Black History Month: Stevenage police teams celebrate own BAME officers and launch new initiative

PUBLISHED: 16:01 24 October 2020

PC Chloe Scott says she wants to be a positive role model for other women like herself. Picture: Courtesy of Hertfordshire Constabulary

PC Chloe Scott says she wants to be a positive role model for other women like herself. Picture: Courtesy of Hertfordshire Constabulary

Archant

Police teams in Stevenage have been celebrating Black History Month (BHM) this week by recognising the contributions of their own black, Asian and minority ethnic officers and police staff, and launching a new initiative to greater improve knowledge and understanding of the communities they serve.

Hertfordshire police have been celebrating Black History Month this October. Picture: Courtesy of Hertfordshire ConstabularyHertfordshire police have been celebrating Black History Month this October. Picture: Courtesy of Hertfordshire Constabulary

Chief inspector Simon Tabert explained: “My Safer Neighbourhood teams work hard to build relationships with all of our diverse communities, but we can always do more. I am forming a new steering group with key members of the local black and ethnic minority communities, to aid our understanding and improve our knowledge, so we can better serve their needs.”

To mark BHM and kick-start this new initiative, Clinton Moulton, who runs Ritty’s Place – a Jamaican Café in the Old Town – and has worked extensively with troubled teenagers, met with officers last week to chat about his life and experiences.

Clinton’s parents came to England from Jamaica in the 1950s and were part of the Windrush generation. He opened the café in 2019 and named it after his mother, who died this year.

Simon said: “All too often our interactions with communities are only when they need our help, so it was great to be able to meet Clinton in a relaxed and unpressurised environment.

Inspector Manj Khela is on the committee for the Hertfordshire Black and Asian Police Association and is passionate that the association is a place of support for anyone who needs it. Picture: Courtesy of Hertfordshire ConstabularyInspector Manj Khela is on the committee for the Hertfordshire Black and Asian Police Association and is passionate that the association is a place of support for anyone who needs it. Picture: Courtesy of Hertfordshire Constabulary

“My Safer Neighbourhood officers will be setting up similar meetings and we will be inviting people to join the steering group, which will meet to advise and inform us going forward.”

He added: “Continuing the theme of sharing, we are very fortunate in Stevenage to have officers and staff from many different cultural backgrounds, whose knowledge and understanding of our diverse communities is invaluable in the work we do. What we are less familiar with are their own journeys into policing, so as part of our BHM celebrations they have been sharing their stories.”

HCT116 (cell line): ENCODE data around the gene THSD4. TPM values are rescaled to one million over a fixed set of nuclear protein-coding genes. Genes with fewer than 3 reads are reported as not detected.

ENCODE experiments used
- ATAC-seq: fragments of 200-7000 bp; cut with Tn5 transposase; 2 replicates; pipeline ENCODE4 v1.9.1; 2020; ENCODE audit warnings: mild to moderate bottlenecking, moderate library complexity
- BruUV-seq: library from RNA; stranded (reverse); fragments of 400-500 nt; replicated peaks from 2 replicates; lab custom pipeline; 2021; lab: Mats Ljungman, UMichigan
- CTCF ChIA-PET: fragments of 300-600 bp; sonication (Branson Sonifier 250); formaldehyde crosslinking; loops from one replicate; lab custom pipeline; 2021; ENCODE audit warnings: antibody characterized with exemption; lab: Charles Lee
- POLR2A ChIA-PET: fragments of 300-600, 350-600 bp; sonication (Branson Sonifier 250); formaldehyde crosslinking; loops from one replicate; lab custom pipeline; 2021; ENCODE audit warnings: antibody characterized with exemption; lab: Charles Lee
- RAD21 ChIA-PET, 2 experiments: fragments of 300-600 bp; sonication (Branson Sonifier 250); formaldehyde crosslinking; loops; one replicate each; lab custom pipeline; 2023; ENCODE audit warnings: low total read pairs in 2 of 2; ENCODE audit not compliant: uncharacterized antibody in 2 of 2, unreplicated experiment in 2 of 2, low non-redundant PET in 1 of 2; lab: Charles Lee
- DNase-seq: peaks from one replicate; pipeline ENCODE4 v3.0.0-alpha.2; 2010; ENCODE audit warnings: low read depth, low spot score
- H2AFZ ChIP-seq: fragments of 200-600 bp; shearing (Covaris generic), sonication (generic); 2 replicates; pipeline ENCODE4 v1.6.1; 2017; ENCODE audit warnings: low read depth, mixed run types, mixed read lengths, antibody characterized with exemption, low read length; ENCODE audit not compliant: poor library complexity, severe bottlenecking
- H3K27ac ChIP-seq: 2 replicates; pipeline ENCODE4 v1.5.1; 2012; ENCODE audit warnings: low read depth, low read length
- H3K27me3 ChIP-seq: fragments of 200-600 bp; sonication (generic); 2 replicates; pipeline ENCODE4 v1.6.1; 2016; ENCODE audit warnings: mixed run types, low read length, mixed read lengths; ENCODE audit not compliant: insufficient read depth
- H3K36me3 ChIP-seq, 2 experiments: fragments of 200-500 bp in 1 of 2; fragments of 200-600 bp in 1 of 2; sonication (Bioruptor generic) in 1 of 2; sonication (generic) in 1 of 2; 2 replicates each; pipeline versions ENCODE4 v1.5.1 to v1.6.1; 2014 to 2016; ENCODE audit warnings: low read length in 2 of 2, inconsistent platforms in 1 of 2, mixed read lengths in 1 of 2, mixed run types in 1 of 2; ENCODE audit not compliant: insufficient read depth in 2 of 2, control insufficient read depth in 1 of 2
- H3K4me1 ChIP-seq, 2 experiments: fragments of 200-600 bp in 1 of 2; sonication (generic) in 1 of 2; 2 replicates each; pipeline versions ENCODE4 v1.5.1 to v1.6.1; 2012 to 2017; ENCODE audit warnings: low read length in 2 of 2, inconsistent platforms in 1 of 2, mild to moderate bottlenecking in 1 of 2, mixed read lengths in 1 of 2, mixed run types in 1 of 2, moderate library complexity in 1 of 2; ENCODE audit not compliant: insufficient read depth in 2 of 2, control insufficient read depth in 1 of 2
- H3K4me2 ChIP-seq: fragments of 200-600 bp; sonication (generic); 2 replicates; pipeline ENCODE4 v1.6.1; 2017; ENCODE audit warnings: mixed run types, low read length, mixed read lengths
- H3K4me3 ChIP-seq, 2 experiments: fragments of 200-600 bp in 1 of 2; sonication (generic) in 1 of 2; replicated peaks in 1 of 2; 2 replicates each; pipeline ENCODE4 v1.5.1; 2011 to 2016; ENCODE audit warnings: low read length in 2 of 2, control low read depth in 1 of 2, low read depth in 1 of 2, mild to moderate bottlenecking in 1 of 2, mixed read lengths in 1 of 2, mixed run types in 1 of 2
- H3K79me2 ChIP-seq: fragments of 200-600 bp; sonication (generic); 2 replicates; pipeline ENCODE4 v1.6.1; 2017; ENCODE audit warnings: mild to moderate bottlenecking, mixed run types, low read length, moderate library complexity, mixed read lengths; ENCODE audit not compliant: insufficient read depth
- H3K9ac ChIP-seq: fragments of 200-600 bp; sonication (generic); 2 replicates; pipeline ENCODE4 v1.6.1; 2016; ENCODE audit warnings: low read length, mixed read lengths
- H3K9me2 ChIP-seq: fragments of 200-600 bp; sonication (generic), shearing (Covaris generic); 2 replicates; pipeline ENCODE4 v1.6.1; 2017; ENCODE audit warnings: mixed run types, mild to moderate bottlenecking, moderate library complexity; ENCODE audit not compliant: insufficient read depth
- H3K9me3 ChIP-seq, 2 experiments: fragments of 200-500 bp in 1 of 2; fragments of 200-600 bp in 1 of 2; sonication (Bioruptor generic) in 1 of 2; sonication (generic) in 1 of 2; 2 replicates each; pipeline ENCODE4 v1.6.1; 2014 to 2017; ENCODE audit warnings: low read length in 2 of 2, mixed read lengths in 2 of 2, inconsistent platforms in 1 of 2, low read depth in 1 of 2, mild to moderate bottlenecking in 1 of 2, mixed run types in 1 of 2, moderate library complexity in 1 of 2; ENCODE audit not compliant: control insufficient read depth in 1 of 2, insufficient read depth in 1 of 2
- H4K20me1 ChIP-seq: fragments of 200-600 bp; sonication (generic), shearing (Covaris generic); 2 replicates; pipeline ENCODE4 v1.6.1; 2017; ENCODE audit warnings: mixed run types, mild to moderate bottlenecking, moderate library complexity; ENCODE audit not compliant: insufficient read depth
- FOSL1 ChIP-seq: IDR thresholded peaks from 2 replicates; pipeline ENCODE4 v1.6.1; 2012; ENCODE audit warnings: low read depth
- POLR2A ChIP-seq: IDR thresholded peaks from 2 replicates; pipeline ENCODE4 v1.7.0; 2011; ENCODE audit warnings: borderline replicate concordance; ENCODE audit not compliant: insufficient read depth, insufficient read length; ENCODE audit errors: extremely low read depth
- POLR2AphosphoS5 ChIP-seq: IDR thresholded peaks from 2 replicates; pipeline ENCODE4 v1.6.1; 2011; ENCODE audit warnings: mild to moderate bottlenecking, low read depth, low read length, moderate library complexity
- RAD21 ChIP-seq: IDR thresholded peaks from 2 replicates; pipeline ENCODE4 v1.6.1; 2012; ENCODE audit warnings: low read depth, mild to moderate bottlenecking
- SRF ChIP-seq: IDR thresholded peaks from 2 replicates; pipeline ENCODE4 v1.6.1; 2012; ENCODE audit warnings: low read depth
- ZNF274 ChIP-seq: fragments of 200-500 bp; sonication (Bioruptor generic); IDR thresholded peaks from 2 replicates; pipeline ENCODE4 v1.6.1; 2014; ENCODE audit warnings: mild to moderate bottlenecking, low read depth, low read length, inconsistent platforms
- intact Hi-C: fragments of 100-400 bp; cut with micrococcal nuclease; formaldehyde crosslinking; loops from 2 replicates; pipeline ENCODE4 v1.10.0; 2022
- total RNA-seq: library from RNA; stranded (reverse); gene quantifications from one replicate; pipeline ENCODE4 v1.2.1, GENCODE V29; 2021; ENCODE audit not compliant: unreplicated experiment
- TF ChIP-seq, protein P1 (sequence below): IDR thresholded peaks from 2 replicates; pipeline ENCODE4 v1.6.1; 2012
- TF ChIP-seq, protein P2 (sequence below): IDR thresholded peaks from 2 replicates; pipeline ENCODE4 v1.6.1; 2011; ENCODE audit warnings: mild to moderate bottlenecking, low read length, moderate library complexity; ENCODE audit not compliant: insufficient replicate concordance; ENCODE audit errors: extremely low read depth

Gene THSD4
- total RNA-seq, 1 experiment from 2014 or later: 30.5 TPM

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PC Chloe Scott joined Herts police after completing a degree in criminology. She explained: “Whilst studying the many theories and ideologies about the police, and being very aware of the history of policing, I found myself wanting to become part of that environment and to satisfy myself that things have changed for the better.

Detective Constable Rondell Quinlan, who works in Steveange's local crime unit. Picture: Herts policeDetective Constable Rondell Quinlan, who works in Steveange's local crime unit. Picture: Herts police

“Significant events had moulded my perceptions of the police and being present when black friends had been detained and searched by officers, either because they ‘happen to match the description’ or because it was ‘just a routine stop’, didn’t sit well with me. I wanted to engage with people and be a part of building and maintaining the rapport between the police and the black and minority ethnic community.

“I want to be a positive role model to other young women like myself who have great aspirations within the police force.”

Inspector Manjit Khela wanted to see more Asian women in policing and, starting as a PC in 2003 aged 21, has worked her way up to the rank of inspector.

In 2017 Manjit led the force’s Positive Action Recruitment Campaign for police constables. The mum-of-three said: “This was a challenging role, but one that saw me making a difference by reaching out to our BAME communities and showing them what a career in the police could be like for them.

“By offering bespoke mentoring, advice and support we saw a wealth of talented individuals secure their dream to be a police officer within the constabulary. This support is still available for anyone wishing to join us.”

Manjit currently leads two 999 response teams at Stevenage and North Herts. She is also on the committee for Hertfordshire Police Black and Asian Police Association. She said: “I’m very passionate that the association is a place of support for anyone who needs it. If you have any anxieties or concerns about BAME/equality issues, we are the support network for you and I’d encourage you to be confident in speaking with us.”

Detective constable Rondell Quinlan, born in Trinidad and Tobago, currently works in Stevenage’s local crime unit and also joined the police to make a difference. He said: “I wanted to help make Herts a force that better reflects its multicultural and diverse communities, which I am proud to be a part of.

“I think Black History Month is a great opportunity for people of colour to showcase their diverse range of skills and experiences they bring. No culture lives in isolation and to me BHM is a fantastic opportunity for collective unity and to bring people of all cultures together at a time we are seeing increases in divisions on the global stage.”


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